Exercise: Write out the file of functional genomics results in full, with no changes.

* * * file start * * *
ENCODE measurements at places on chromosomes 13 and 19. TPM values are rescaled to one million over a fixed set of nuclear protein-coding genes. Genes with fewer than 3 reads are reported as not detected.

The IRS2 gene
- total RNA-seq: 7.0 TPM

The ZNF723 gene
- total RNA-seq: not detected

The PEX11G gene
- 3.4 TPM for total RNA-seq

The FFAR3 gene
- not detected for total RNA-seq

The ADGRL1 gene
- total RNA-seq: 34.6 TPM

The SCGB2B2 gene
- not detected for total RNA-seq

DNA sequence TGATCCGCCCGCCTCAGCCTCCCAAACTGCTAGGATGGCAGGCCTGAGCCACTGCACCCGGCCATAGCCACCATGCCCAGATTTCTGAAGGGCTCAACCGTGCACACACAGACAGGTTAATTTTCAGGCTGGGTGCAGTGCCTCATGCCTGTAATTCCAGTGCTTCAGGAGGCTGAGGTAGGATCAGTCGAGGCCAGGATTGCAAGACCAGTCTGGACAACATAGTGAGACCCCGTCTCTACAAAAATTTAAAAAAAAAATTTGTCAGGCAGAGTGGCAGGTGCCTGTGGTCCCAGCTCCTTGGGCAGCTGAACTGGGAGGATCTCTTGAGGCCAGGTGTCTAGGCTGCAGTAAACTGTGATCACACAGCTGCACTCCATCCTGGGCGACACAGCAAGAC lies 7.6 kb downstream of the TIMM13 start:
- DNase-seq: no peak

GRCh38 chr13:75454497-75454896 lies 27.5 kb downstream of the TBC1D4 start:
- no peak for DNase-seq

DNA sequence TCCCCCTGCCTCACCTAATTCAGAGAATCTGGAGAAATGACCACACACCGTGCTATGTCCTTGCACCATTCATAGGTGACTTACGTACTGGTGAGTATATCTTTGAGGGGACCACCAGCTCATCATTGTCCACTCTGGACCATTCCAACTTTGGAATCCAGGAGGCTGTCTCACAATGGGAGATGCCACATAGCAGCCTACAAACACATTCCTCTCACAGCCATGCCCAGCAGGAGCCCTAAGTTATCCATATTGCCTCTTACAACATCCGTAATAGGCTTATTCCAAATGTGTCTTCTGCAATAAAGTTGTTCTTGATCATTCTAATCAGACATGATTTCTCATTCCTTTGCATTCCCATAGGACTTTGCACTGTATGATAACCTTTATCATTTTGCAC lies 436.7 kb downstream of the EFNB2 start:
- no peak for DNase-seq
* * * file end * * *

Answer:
ENCODE measurements at places on chromosomes 13 and 19. TPM values are rescaled to one million over a fixed set of nuclear protein-coding genes. Genes with fewer than 3 reads are reported as not detected.

The IRS2 gene
- total RNA-seq: 7.0 TPM

The ZNF723 gene
- total RNA-seq: not detected

The PEX11G gene
- 3.4 TPM for total RNA-seq

The FFAR3 gene
- not detected for total RNA-seq

The ADGRL1 gene
- total RNA-seq: 34.6 TPM

The SCGB2B2 gene
- not detected for total RNA-seq

DNA sequence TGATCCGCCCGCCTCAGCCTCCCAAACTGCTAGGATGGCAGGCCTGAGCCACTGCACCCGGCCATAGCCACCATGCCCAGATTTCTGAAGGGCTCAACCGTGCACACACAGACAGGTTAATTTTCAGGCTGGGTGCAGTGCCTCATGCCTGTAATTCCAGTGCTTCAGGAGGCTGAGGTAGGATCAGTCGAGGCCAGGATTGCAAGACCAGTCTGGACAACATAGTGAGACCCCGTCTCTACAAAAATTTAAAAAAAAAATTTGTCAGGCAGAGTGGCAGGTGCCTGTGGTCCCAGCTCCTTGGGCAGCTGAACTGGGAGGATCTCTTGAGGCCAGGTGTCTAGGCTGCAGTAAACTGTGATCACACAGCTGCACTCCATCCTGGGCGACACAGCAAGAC lies 7.6 kb downstream of the TIMM13 start:
- DNase-seq: no peak

GRCh38 chr13:75454497-75454896 lies 27.5 kb downstream of the TBC1D4 start:
- no peak for DNase-seq

DNA sequence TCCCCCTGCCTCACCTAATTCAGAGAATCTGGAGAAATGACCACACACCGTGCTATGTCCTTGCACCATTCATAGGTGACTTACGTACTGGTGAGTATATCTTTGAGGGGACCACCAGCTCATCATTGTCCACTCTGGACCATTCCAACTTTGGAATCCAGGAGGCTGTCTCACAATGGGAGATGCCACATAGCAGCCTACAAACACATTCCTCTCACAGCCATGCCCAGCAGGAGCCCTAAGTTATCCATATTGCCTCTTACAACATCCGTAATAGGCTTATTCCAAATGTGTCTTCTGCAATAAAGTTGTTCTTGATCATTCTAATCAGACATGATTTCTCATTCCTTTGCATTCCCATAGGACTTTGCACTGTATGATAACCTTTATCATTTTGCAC lies 436.7 kb downstream of the EFNB2 start:
- no peak for DNase-seq